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Looping until a user presses a key?

loop

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18 replies to this topic

#13 mholt

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Posted 21 January 2008 - 05:06 PM

You're welcome. Actually, I enjoy doing this--I'll take any chance to learn. Are you up for learning some Assembly language? We might have to do that for this.

Well, assembly language is taking it a little too far, I think... I am thinking right now of just handling one question at a time.

Would you want to help me develop this, perchance? I haven't found another app lightweight and free... so eh, there might be possibilities. It might be easier to collaborate our ideas...

Let me know; cause the first concept I want to tackle is the user-control thing, so that only the current logged-on user can have certain file permissions.
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#14 dargueta

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Posted 22 January 2008 - 07:49 PM

You've got me really interested in this now. Of course I'd be happy to collaborate! It's not every day I meet a fellow programmer with the same interests.

A somewhat primitive way of tackling the user name issue is to use (once again) WinAPI to read the user name. If it's not yours, deny all access. I can't remember the function name offhand, but I'll check.
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#15 dargueta

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Posted 22 January 2008 - 08:01 PM

Found it--it's a really illogical name for the function:


char userBuffer[64];
//erase the buffer - not necessary if done once, but if done
//multiple times then yes.
memset(userBuffer,NULL,64);
//read the user name into the buffer
ReadUserName(&userBuffer,63);
//check the value of the user name
if(strcmp("MyUserName",userBuffer) != 0)
printf("ACCESS DENIED.\n");

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#16 mholt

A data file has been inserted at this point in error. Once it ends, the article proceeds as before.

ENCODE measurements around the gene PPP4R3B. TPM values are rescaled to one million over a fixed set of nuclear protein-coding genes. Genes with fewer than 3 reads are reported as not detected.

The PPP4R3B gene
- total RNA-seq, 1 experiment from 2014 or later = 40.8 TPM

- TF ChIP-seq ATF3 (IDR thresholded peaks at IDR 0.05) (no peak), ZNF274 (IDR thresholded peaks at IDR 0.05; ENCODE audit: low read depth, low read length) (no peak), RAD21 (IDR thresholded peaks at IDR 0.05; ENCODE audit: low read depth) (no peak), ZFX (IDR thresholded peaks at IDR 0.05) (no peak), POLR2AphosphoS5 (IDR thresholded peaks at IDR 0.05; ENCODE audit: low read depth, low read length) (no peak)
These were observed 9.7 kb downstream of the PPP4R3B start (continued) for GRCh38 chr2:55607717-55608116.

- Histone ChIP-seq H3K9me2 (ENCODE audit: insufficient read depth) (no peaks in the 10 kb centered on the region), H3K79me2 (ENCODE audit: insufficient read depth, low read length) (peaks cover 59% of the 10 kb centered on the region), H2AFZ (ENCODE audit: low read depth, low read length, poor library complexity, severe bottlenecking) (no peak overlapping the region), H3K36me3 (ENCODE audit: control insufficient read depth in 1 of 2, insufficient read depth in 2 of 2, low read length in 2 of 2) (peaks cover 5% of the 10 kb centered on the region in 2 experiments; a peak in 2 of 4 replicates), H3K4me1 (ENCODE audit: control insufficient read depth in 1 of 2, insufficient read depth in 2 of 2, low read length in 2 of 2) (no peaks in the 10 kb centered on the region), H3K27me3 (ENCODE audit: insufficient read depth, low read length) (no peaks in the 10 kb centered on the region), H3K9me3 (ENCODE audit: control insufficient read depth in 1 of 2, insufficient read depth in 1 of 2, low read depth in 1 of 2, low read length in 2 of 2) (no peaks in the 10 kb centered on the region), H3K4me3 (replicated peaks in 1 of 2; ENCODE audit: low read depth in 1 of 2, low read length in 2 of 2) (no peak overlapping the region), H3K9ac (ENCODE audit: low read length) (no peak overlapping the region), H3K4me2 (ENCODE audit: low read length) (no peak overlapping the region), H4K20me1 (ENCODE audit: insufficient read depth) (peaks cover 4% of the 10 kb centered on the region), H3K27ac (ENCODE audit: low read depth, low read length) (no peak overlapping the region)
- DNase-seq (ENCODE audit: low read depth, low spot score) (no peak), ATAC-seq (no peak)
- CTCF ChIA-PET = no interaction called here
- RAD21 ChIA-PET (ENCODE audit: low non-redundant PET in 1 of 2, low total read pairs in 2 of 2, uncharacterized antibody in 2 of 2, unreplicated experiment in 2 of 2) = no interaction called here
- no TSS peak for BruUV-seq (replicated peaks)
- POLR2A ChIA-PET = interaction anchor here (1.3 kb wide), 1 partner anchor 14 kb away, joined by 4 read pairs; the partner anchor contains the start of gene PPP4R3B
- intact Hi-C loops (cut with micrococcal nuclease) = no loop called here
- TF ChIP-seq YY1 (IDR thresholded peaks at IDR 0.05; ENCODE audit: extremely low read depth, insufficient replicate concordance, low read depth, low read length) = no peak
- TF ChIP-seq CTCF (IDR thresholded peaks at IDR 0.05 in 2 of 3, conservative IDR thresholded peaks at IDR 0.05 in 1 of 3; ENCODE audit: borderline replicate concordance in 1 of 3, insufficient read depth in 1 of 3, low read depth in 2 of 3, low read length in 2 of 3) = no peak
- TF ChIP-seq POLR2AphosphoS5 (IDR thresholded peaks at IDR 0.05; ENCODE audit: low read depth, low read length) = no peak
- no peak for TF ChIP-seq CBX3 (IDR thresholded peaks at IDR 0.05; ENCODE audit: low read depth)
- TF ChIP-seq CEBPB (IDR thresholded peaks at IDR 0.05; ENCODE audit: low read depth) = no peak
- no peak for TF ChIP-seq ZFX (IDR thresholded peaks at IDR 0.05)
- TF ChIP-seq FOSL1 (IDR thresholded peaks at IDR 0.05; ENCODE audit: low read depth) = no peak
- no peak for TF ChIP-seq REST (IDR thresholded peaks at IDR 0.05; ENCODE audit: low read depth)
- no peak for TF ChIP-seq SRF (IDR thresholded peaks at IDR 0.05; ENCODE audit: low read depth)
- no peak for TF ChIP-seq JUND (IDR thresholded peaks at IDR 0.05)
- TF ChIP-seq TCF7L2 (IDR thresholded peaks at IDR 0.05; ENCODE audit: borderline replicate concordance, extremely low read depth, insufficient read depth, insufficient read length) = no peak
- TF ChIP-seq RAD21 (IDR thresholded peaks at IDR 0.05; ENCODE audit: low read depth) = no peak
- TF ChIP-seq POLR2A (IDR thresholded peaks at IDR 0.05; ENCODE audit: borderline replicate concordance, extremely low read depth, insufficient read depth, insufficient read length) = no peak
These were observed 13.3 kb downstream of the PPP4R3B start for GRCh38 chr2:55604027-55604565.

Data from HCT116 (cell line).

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Posted 23 January 2008 - 01:49 PM

Hmm... that code doesn't compile in Dev-Cpp under Windows. However, I found this that works:

char userBuffer[64];
DWORD nUserName = sizeof(userBuffer);
GetUserName(userBuffer, &nUserName);
cout << userBuffer << endl;

This successfully prints my current, logged-on, Windows NT (in my case, Vista, but works for XP and 2000 too) system.

Now the only problem would be to compare that to any user trying to do operations on the files...

Btw: I sent you a PM.
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#17 dargueta

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Posted 23 January 2008 - 07:10 PM

It doesn't compile because memset() and strcmp() aren't defined, right? You need to include memory.h and string.h.
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#18 dargueta

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Posted 23 January 2008 - 07:32 PM

I found a way that you can get the owning user name of a process, so you could do the following:
(1)Find all open handles to your file
(2)Get the IDs for the processes that own those handles
(3)Get the user names of those processes' owners
(4)Check the names against your own
(5)Use CancelIO() or something like that to invalidate the other handles.

I found an article on how to do #3, but I don't understand it; maybe you could:
Get Process User Name
It's in C#, of which I have no knowledge.

Here's something about #1...so it is possible, the question is how.
Getting open handles on a particular file
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#19 mholt

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Posted 23 January 2008 - 08:01 PM

It doesn't compile because memset() and strcmp() aren't defined, right? You need to include memory.h and string.h.

Actually ReadUserName was undefined. But that's okay, got another function to work.

I'll look more into CancelIO(). That Handle thing is a downloadable app for system admins.

We can continue this via IM/email.

Toodles
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